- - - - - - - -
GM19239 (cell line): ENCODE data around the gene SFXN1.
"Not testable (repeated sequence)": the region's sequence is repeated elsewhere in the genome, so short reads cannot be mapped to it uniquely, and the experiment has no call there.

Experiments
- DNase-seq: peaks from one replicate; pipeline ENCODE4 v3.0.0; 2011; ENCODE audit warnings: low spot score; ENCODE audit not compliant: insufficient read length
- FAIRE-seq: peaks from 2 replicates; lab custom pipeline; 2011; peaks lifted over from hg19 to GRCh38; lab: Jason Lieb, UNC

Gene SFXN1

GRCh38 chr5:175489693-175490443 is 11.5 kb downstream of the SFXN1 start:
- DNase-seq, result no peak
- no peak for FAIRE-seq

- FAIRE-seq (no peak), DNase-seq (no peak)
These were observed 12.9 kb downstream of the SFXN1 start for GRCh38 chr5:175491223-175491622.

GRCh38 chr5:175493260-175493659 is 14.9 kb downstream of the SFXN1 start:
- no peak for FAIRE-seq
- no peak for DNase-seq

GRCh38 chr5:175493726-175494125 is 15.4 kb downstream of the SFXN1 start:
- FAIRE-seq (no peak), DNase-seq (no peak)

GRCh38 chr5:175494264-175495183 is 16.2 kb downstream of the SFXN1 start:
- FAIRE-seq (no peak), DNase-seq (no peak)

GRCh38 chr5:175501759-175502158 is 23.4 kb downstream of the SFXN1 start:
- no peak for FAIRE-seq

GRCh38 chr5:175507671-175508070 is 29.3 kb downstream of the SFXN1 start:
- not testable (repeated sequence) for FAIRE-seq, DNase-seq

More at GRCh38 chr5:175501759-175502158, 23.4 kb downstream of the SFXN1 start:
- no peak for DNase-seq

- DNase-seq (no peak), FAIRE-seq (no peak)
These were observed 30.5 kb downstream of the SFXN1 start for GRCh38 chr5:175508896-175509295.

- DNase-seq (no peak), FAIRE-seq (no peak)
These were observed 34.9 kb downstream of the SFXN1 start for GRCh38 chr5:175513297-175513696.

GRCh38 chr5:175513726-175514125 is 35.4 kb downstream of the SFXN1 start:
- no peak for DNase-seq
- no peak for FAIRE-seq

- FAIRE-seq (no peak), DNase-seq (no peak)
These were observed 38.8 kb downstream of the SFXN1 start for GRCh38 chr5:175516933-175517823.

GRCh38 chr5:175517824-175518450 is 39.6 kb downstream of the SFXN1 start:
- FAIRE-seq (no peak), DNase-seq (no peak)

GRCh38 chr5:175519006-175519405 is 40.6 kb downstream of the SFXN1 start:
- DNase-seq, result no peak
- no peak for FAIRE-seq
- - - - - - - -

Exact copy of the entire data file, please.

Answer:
GM19239 (cell line): ENCODE data around the gene SFXN1.
"Not testable (repeated sequence)": the region's sequence is repeated elsewhere in the genome, so short reads cannot be mapped to it uniquely, and the experiment has no call there.

Experiments
- DNase-seq: peaks from one replicate; pipeline ENCODE4 v3.0.0; 2011; ENCODE audit warnings: low spot score; ENCODE audit not compliant: insufficient read length
- FAIRE-seq: peaks from 2 replicates; lab custom pipeline; 2011; peaks lifted over from hg19 to GRCh38; lab: Jason Lieb, UNC

Gene SFXN1

GRCh38 chr5:175489693-175490443 is 11.5 kb downstream of the SFXN1 start:
- DNase-seq, result no peak
- no peak for FAIRE-seq

- FAIRE-seq (no peak), DNase-seq (no peak)
These were observed 12.9 kb downstream of the SFXN1 start for GRCh38 chr5:175491223-175491622.

GRCh38 chr5:175493260-175493659 is 14.9 kb downstream of the SFXN1 start:
- no peak for FAIRE-seq
- no peak for DNase-seq

GRCh38 chr5:175493726-175494125 is 15.4 kb downstream of the SFXN1 start:
- FAIRE-seq (no peak), DNase-seq (no peak)

GRCh38 chr5:175494264-175495183 is 16.2 kb downstream of the SFXN1 start:
- FAIRE-seq (no peak), DNase-seq (no peak)

GRCh38 chr5:175501759-175502158 is 23.4 kb downstream of the SFXN1 start:
- no peak for FAIRE-seq

GRCh38 chr5:175507671-175508070 is 29.3 kb downstream of the SFXN1 start:
- not testable (repeated sequence) for FAIRE-seq, DNase-seq

More at GRCh38 chr5:175501759-175502158, 23.4 kb downstream of the SFXN1 start:
- no peak for DNase-seq

- DNase-seq (no peak), FAIRE-seq (no peak)
These were observed 30.5 kb downstream of the SFXN1 start for GRCh38 chr5:175508896-175509295.

- DNase-seq (no peak), FAIRE-seq (no peak)
These were observed 34.9 kb downstream of the SFXN1 start for GRCh38 chr5:175513297-175513696.

GRCh38 chr5:175513726-175514125 is 35.4 kb downstream of the SFXN1 start:
- no peak for DNase-seq
- no peak for FAIRE-seq

- FAIRE-seq (no peak), DNase-seq (no peak)
These were observed 38.8 kb downstream of the SFXN1 start for GRCh38 chr5:175516933-175517823.

GRCh38 chr5:175517824-175518450 is 39.6 kb downstream of the SFXN1 start:
- FAIRE-seq (no peak), DNase-seq (no peak)

GRCh38 chr5:175519006-175519405 is 40.6 kb downstream of the SFXN1 start:
- DNase-seq, result no peak
- no peak for FAIRE-seq